Patients use social media to make surgery decisions
Alexandria, Va. — Last year, more patients sought out social networking sites — rather than friends — for advice and information on facial plastic surgery before choosing a procedure, a new survey suggests.
A survey conducted by the Alexandria-based American Academy of Facial Plastic and Reconstructive Surgery showed that 42 percent of patients receive most of their information about plastic surgery from social media, as compared with 2010’s 29 percent, MSNBC.com reports. Meanwhile, the percentage of patients who obtained information from friends fell to 48 percent, from 63 percent the previous year.
The majority of surgeons surveyed also reported that 70 percent of their patients request procedures by describing the area of concern rather than requesting a specific product or procedure by name.
MSNBC.com reports that AAFPRS President Tom D. Wang, M.D., issued a cautionary note, saying, “We are encouraged by the possibilities that Facebook, Twitter and other social channels offer for prospective patients, but urge all patients to exercise caution in researching facial plastic procedures to ensure information is from a reliable source. There’s a great deal of misinformation out there, and the best way to circumvent that is to consult an AAFPRS physician who is qualified, experienced and trained in performing facial plastic procedures.”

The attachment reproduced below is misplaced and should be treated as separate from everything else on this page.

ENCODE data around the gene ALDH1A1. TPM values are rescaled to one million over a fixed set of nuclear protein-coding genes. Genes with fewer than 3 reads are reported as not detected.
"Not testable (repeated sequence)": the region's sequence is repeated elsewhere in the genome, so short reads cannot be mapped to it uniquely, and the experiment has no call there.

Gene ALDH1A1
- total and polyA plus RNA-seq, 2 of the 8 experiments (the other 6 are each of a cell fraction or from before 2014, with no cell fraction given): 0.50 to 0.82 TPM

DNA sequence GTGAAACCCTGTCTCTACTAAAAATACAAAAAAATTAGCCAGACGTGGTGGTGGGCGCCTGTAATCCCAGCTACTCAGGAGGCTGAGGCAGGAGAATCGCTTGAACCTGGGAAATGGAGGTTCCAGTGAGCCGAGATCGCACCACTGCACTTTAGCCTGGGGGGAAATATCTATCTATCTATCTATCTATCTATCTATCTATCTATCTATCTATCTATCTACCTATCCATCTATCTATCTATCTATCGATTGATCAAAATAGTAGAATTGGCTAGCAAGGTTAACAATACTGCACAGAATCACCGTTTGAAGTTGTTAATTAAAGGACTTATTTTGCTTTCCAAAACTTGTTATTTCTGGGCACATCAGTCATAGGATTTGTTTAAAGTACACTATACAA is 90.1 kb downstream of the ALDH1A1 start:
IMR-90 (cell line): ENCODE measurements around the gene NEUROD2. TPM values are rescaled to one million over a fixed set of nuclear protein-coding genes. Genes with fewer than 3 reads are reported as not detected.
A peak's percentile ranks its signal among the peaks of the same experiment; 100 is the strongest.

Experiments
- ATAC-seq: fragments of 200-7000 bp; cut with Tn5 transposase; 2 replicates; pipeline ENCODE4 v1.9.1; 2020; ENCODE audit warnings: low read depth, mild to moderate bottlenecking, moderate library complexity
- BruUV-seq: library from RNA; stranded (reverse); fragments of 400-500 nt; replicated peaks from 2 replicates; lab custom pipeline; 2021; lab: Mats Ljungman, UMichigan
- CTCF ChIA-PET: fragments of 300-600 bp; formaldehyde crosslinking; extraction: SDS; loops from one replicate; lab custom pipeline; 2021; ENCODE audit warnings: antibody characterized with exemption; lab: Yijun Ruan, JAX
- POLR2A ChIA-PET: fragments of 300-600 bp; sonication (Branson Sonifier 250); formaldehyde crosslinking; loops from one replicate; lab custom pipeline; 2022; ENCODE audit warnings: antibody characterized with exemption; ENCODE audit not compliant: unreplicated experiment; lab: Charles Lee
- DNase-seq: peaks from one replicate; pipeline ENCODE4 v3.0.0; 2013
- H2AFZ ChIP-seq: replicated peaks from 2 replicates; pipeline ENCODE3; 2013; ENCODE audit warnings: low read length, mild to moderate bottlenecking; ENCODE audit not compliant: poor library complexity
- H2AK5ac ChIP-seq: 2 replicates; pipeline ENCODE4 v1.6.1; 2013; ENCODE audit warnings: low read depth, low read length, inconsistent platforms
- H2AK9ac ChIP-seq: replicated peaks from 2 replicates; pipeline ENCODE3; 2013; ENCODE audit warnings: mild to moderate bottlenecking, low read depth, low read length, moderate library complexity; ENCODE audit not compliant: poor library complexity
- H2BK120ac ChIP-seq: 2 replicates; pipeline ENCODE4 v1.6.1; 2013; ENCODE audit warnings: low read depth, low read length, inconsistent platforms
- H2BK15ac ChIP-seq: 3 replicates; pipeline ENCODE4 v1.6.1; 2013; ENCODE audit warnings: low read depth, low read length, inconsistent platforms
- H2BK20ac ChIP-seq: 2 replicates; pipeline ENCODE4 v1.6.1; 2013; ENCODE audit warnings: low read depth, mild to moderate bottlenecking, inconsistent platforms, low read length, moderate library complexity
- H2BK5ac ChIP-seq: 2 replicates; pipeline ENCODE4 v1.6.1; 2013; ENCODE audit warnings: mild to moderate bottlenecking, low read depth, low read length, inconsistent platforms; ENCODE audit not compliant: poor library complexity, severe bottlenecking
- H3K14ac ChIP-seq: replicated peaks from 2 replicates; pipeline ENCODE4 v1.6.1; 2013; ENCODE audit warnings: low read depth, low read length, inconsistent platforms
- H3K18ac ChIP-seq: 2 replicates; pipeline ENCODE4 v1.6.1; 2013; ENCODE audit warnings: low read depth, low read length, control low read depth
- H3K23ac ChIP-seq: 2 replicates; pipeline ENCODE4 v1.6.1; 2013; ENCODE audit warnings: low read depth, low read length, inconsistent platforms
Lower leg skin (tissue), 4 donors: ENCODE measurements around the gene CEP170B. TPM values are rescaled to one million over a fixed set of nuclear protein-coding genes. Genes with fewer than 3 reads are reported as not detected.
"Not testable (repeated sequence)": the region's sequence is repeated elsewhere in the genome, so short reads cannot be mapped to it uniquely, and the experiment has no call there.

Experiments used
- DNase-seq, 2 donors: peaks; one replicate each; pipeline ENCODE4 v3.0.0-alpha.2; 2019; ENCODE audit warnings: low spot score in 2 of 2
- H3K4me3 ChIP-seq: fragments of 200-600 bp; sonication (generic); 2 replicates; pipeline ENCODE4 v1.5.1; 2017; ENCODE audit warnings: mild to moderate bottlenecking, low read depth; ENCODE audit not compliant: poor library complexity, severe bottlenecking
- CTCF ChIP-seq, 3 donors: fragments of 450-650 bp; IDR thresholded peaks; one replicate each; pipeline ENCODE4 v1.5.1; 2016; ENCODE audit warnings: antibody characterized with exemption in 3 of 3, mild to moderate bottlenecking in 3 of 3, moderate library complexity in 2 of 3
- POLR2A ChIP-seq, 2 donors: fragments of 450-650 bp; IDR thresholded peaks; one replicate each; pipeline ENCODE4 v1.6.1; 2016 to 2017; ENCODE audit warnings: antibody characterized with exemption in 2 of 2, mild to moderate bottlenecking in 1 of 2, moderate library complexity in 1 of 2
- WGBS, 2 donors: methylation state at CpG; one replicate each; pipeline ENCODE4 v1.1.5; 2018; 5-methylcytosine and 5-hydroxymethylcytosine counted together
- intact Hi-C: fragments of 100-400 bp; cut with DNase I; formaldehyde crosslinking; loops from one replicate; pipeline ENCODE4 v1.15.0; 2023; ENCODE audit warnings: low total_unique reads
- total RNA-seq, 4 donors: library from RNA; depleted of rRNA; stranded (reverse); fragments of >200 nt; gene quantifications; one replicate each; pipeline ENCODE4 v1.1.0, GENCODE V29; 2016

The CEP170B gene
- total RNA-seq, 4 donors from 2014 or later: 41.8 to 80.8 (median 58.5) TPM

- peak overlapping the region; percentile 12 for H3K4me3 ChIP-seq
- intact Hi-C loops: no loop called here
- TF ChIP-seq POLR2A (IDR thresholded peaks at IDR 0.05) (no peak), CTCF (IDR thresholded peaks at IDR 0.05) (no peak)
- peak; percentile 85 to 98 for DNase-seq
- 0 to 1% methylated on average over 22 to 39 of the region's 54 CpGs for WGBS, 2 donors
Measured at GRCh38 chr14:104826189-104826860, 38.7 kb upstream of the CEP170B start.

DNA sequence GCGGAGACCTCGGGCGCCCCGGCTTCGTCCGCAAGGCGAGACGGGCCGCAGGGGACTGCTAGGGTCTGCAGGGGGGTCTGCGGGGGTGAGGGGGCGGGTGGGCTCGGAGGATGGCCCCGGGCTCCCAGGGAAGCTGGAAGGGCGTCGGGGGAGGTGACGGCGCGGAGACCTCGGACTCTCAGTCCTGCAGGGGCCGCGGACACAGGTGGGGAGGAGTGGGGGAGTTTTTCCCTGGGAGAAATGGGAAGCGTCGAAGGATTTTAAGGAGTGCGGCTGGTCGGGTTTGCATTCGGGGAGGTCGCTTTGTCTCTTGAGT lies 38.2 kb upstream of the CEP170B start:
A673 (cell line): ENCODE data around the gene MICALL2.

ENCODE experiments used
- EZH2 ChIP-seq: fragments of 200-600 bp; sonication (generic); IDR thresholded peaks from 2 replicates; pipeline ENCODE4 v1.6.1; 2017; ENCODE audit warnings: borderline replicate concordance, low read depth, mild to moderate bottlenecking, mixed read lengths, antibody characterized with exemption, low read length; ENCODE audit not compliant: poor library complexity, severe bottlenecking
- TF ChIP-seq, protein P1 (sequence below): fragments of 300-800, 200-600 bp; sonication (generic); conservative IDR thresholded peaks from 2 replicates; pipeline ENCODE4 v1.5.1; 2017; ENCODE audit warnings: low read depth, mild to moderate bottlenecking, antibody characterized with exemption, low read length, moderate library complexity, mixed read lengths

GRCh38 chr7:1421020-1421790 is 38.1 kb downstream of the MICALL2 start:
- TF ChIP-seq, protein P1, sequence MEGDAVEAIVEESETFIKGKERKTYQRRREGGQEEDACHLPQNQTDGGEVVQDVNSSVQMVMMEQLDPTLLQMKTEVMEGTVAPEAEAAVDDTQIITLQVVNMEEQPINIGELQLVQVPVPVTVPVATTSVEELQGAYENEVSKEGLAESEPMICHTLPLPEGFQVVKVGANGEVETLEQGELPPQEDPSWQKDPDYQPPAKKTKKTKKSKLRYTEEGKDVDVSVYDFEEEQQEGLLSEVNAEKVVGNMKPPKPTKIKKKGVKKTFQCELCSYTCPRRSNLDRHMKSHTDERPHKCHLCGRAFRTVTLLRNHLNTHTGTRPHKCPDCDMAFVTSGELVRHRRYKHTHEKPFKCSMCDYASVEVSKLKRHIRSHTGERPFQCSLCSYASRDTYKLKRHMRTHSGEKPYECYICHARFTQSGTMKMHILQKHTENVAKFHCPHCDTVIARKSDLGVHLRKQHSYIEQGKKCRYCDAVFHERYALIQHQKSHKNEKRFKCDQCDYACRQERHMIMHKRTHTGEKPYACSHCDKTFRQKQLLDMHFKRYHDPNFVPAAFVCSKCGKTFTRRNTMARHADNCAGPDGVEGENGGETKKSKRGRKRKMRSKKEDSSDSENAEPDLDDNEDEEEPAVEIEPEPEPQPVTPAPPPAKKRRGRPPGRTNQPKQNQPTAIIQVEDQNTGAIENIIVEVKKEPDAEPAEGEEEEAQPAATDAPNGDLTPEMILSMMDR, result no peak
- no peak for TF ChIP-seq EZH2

The survey also revealed that for the third consecutive year, women outranked men in every category for both surgical and nonsurgical procedures — with the exception of hair transplants — and that age played a role in surgery selection. According to the survey, women under age 35 opted for less invasive procedures, but the numbers for certain procedures decreased from the previous year. The most common nonsurgical procedures for women under age 35 were Botox (onabotulinumtoxinA, Allergan) injections, hyaluronic acid injections, chemical peels and microdermabrasion.
Rhinoplasty continued to be the most common surgical procedure performed on both women and men under age 35.
While more patients appear to be obtaining their plastic surgery information from social media, only 14 percent of surgeons in 2011 said they saw an increase in requests for “celebrity procedures,” such as Angelina Jolie-esque lips. Surgeons also reported that patients are split in their concerns regarding results and cost when making the decision to undergo facial plastic surgery.
The survey’s full results are posted on the AAFPRS website.
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